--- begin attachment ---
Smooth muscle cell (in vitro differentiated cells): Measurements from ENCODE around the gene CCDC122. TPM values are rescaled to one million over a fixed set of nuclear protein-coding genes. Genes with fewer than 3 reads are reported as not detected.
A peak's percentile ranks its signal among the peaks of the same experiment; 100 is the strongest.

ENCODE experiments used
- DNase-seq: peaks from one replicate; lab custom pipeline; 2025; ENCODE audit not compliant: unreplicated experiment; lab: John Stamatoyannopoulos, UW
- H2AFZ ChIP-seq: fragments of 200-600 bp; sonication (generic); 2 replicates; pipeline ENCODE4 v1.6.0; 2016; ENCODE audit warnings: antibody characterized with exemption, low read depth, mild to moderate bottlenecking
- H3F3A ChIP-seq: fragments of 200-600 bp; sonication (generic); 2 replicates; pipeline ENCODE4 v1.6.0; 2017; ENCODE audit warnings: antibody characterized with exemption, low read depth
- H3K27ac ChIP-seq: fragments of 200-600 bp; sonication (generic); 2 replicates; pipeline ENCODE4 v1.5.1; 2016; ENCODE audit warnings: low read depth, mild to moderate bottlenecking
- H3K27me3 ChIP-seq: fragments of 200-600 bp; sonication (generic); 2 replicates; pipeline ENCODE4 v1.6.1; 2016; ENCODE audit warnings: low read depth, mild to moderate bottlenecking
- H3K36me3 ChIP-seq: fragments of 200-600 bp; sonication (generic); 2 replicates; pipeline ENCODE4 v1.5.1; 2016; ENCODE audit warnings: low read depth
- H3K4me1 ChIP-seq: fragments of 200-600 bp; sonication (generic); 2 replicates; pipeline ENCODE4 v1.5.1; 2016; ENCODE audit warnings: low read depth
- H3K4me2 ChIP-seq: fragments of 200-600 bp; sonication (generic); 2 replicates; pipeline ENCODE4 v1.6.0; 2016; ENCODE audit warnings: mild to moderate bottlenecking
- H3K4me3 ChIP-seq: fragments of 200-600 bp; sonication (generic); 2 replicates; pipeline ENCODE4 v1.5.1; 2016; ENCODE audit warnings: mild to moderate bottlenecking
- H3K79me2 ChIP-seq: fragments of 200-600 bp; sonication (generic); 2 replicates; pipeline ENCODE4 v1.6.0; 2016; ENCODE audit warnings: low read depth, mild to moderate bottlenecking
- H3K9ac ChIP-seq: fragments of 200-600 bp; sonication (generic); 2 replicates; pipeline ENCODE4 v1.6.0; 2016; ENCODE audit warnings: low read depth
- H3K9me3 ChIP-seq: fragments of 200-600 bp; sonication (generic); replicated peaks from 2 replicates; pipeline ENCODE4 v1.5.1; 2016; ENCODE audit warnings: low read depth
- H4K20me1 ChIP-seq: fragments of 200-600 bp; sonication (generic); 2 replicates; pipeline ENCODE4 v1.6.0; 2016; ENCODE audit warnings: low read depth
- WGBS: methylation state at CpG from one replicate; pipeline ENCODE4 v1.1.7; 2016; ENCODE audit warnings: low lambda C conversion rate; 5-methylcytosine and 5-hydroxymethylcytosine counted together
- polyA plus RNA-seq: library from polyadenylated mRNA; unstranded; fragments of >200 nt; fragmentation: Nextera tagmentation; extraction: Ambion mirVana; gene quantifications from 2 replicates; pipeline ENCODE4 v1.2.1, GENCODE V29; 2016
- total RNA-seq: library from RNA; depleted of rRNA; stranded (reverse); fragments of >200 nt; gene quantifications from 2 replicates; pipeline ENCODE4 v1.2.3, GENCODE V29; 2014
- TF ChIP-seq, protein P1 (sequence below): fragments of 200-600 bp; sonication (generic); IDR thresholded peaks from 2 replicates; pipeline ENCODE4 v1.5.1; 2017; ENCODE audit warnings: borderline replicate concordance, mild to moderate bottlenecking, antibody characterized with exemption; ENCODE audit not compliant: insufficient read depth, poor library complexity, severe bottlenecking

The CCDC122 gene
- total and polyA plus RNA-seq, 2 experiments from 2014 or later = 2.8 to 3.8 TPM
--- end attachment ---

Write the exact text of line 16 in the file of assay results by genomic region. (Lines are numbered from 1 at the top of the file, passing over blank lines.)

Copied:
- H4K20me1 ChIP-seq: fragments of 200-600 bp; sonication (generic); 2 replicates; pipeline ENCODE4 v1.6.0; 2016; ENCODE audit warnings: low read depth